Chick-fil-A is the most talked about restaurant in America right now, if you only count politicians. New York City Councillor Christine Quinn has gone a step further than saying "we don't want you here." Quinn's written a letter and started a petition asking Chick-fil-A be kicked out of New York.
Mayor Bloomberg said it wouldn't be appropriate for the government "to look at somebody's political views and decide whether or not they can live in the city, or operate a business in the city, or work for somebody in the city," on his Friday radio show. "Trampling on the freedom to marry whoever you want is exactly the same as trampling on your freedom to open a store," he said.
Earlier this week, Boston's Mayor wrote a letter to Chick-fil-A saying he'd block them from coming to his city because of the company's admission they have an anti-gay stance. (He's since admitted he couldn't do that.) A Chicago Alderman said he'd use his power to block them from getting the proper permits to build in Chicago. The Muppets stopped working with Chick-fil-A, too.
Today, Council Speaker Christine Quinn took it a step further and wrote a letter to NYU President John Sexton asking him to sever ties with the chain, effectively kicking them out of the city. The only Chick-fil-A in New York is located on the NYU campus. She also asked that, should he kick them out, the employees from the Chick-fil-A be given new jobs with whatever restaurant they get to replace it. She also started a petition demanding Chick-fil-A President Dan Cathy apologize and change his position on gay marriage.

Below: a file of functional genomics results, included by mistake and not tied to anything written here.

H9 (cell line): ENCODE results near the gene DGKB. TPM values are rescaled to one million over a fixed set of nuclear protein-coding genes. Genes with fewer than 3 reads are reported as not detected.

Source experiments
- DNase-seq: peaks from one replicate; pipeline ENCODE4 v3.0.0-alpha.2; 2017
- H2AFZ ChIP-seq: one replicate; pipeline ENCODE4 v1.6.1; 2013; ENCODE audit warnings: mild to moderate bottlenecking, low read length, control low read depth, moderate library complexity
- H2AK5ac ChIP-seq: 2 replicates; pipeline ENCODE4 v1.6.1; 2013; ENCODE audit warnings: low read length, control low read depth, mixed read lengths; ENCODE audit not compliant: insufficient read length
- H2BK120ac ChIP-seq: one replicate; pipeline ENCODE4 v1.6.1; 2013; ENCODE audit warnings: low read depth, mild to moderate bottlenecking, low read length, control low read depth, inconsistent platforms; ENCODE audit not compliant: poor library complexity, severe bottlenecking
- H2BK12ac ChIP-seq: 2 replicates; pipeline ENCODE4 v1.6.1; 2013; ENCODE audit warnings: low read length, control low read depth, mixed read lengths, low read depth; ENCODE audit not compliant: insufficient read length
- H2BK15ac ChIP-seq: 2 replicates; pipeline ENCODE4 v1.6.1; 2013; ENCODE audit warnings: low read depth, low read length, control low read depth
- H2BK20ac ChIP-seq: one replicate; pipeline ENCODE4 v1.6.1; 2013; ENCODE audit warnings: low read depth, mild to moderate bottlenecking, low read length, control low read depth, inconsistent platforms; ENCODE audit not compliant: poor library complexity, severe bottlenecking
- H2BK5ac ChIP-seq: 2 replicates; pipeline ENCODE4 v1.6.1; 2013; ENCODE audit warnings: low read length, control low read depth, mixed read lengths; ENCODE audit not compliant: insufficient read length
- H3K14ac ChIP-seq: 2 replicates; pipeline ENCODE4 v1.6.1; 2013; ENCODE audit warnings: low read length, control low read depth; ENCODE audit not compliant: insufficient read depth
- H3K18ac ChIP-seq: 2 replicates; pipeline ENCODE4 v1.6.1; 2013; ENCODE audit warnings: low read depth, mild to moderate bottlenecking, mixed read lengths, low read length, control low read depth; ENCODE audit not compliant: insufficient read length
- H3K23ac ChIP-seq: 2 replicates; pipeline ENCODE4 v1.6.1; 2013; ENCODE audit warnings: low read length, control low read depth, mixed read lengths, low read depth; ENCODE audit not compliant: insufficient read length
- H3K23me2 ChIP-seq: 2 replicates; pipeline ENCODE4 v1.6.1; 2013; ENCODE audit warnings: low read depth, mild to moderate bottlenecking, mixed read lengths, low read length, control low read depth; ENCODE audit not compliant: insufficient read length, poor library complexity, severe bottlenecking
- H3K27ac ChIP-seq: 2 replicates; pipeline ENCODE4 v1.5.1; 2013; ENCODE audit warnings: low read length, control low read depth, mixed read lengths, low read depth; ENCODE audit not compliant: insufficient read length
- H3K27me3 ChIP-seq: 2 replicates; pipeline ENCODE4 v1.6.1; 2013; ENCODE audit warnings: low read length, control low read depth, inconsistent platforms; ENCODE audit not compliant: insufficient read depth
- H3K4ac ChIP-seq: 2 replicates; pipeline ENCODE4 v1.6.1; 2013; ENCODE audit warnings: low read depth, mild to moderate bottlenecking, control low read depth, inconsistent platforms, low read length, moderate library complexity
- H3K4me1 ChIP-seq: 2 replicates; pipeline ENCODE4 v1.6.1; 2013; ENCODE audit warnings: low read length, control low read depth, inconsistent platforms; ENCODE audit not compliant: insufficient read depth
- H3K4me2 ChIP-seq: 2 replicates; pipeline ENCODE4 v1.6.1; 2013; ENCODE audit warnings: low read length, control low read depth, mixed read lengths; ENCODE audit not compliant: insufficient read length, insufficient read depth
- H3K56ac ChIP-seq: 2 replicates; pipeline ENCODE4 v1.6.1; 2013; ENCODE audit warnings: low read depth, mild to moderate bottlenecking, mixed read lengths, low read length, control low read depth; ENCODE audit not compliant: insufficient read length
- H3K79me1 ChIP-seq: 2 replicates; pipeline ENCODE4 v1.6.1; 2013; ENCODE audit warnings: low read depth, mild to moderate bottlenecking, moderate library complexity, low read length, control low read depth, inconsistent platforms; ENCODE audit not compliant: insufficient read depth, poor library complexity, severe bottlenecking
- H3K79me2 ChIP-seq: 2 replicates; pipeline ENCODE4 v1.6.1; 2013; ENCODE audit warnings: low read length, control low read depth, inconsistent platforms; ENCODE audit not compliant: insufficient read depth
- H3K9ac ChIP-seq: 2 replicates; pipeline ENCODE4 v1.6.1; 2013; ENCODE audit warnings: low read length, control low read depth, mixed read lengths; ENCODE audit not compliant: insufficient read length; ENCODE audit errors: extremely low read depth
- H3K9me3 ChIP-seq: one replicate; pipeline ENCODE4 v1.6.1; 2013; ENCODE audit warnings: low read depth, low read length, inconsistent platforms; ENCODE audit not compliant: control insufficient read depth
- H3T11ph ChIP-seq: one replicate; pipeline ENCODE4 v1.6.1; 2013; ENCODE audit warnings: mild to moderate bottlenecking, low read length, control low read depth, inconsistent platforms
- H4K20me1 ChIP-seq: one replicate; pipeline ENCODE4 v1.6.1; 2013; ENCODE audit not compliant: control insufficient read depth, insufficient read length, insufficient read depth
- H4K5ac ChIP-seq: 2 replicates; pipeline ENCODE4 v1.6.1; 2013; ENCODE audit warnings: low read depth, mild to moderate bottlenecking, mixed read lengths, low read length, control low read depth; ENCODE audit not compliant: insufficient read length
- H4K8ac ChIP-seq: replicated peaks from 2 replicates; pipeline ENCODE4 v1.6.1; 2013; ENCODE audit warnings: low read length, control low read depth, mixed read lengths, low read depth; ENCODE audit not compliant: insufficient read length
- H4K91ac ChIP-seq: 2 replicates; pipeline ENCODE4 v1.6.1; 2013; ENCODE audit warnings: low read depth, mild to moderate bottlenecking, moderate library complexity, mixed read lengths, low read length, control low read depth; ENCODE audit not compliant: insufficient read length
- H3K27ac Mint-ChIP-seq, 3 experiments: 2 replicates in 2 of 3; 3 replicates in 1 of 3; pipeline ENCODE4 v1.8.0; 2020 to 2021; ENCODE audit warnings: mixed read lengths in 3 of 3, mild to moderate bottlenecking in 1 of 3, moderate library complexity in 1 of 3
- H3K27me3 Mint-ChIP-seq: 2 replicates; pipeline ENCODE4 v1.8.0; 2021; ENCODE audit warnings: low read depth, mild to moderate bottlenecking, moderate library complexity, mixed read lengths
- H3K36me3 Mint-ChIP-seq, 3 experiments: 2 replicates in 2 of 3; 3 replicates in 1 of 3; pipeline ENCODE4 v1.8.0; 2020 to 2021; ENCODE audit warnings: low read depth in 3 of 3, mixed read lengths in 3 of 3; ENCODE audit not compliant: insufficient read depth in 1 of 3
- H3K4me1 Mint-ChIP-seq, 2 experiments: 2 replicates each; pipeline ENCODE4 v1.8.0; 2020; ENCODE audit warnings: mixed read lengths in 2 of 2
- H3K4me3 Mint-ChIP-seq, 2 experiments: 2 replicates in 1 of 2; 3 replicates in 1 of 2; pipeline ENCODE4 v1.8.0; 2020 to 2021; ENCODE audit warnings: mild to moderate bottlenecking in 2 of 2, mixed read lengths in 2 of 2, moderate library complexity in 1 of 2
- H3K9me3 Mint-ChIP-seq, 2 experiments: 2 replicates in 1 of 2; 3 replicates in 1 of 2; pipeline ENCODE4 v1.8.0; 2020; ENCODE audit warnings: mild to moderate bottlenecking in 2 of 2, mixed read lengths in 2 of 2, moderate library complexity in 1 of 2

Law professors have pointed out that denying them the right to build within their city violates their First Amendment right, but Quinn's request is different. NYU is a private university with a huge population of gay students. It might be easier (and legal) for them to get out of their contract, or simply not renew it once their current deal is up, than a government body not allowing them to build.
This article is from the archive of our partner The Wire.